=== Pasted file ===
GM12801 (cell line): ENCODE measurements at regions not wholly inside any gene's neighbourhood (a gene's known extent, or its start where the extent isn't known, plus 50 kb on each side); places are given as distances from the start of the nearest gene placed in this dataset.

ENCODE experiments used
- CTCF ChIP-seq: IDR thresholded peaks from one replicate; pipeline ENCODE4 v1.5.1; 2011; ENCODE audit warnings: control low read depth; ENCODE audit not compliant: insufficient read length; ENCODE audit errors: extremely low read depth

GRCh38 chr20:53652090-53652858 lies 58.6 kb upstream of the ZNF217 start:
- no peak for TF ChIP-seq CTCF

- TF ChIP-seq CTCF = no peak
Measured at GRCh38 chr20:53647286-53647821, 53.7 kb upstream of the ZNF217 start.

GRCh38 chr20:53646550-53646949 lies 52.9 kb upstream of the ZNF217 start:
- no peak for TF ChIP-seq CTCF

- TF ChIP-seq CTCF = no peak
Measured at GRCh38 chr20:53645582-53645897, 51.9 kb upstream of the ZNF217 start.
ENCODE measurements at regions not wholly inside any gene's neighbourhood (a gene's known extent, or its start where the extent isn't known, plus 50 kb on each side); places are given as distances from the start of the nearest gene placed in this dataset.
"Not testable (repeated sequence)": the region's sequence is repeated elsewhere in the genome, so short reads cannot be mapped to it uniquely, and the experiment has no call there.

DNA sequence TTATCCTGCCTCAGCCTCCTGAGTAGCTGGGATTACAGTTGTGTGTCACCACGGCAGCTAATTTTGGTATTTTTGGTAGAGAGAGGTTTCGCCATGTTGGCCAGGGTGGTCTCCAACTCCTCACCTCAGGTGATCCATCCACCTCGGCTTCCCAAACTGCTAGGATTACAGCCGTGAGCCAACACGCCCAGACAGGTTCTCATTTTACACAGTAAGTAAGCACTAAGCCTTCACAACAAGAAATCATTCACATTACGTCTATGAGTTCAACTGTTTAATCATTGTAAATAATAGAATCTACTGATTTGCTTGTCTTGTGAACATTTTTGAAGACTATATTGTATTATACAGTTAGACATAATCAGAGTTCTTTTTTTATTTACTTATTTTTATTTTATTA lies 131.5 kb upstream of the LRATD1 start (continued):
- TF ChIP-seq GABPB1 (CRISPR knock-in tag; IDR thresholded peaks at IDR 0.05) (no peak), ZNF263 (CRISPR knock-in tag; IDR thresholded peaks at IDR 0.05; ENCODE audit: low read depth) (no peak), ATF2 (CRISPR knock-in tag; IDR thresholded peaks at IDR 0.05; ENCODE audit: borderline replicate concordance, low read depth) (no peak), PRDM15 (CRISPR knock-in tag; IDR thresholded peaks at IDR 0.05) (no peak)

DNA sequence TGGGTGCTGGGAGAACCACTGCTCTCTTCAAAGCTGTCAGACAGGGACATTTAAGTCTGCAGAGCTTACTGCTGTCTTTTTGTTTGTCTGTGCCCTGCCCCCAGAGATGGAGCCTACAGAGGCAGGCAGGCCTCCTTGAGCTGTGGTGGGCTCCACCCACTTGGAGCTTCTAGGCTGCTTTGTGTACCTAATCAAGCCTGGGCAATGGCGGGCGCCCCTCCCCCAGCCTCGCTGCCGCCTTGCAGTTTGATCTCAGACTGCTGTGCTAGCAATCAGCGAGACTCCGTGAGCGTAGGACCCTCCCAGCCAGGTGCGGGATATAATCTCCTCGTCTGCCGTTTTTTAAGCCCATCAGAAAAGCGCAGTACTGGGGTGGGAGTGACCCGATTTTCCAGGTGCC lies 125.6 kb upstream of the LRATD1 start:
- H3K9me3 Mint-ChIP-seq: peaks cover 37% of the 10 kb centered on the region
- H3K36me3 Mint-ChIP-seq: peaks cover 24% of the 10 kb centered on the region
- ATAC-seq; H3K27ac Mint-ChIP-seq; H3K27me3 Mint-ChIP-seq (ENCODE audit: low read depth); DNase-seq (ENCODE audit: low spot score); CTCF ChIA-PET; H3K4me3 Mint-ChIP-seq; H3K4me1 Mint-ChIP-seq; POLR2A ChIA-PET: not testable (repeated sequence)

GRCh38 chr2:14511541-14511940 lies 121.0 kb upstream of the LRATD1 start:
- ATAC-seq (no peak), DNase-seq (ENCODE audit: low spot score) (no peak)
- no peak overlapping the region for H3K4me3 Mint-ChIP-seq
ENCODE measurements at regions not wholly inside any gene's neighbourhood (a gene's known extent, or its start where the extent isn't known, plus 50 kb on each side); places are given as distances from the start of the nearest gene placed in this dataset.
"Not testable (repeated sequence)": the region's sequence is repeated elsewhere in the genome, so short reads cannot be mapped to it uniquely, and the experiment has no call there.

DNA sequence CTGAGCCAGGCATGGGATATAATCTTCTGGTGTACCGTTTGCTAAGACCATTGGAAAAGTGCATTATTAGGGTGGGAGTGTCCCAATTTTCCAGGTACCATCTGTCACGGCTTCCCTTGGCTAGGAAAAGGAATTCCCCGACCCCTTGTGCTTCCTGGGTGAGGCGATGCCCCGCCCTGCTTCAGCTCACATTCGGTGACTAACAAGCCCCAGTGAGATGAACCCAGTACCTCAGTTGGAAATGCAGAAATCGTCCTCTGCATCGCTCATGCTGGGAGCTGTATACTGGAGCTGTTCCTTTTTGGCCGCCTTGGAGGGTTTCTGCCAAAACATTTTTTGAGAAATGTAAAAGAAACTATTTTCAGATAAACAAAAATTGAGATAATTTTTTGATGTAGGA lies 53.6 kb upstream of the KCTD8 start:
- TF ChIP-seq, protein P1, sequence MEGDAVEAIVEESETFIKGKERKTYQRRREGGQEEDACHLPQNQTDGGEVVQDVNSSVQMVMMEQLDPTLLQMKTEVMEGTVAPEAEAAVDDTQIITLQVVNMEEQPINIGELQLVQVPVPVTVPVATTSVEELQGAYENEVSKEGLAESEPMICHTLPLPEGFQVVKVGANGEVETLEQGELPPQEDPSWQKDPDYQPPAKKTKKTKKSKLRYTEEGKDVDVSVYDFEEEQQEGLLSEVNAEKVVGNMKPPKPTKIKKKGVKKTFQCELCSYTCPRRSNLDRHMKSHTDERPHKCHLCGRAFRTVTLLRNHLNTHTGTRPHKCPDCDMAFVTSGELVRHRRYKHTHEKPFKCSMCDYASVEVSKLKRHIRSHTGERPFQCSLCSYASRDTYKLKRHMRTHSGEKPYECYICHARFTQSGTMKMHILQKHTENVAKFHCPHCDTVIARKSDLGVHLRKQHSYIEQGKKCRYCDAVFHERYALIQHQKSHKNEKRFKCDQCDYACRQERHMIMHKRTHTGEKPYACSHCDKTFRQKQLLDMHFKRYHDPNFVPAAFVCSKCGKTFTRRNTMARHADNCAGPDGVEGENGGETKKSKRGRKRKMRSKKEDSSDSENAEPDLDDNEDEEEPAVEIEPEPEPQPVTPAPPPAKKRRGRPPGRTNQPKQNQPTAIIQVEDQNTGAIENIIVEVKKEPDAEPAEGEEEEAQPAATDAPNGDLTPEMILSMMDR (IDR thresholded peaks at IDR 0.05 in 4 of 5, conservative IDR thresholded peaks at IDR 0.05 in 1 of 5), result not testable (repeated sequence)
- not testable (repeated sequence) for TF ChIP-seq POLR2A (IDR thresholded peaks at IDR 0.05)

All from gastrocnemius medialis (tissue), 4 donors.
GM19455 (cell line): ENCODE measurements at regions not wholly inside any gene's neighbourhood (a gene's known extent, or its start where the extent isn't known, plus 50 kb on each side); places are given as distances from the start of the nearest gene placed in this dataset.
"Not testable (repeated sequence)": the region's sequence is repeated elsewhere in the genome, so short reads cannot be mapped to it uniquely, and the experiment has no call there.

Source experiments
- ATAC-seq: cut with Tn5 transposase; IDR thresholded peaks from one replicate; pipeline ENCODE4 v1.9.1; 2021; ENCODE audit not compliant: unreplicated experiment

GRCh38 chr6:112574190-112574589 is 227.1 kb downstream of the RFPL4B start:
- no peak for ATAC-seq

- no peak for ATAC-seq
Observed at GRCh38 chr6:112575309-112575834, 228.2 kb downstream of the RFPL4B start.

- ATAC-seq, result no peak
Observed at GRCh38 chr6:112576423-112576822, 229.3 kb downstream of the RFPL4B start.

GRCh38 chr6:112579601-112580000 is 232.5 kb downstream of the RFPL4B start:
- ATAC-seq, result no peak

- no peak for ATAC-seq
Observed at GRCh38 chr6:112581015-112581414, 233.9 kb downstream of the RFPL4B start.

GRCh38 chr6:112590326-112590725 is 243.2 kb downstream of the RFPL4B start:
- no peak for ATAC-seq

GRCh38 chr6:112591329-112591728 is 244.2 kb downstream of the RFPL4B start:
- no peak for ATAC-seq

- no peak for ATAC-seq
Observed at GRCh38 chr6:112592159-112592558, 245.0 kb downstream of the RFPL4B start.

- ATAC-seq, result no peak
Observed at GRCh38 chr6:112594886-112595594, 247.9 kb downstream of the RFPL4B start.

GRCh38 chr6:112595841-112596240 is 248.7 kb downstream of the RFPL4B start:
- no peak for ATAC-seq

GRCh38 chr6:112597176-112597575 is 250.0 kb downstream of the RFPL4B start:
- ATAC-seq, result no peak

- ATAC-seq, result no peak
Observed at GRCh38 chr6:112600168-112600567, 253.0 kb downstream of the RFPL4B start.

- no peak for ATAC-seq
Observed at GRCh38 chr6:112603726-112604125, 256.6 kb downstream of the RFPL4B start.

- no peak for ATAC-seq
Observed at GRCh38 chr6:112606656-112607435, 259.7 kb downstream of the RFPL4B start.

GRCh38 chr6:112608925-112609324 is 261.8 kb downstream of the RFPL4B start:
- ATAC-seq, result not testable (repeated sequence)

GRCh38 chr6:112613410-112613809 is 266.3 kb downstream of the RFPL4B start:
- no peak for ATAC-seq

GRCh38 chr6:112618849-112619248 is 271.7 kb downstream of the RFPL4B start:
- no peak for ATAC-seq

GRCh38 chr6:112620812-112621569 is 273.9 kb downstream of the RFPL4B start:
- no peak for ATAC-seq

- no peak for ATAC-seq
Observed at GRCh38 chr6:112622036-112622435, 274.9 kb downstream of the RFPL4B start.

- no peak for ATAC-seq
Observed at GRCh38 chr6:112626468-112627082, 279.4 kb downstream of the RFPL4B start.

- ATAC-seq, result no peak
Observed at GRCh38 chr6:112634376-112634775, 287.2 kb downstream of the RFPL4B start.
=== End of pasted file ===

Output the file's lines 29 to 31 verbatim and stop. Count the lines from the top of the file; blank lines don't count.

GM19455 (cell line): ENCODE measurements at regions not wholly inside any gene's neighbourhood (a gene's known extent, or its start where the extent isn't known, plus 50 kb on each side); places are given as distances from the start of the nearest gene placed in this dataset.
"Not testable (repeated sequence)": the region's sequence is repeated elsewhere in the genome, so short reads cannot be mapped to it uniquely, and the experiment has no call there.

Source experiments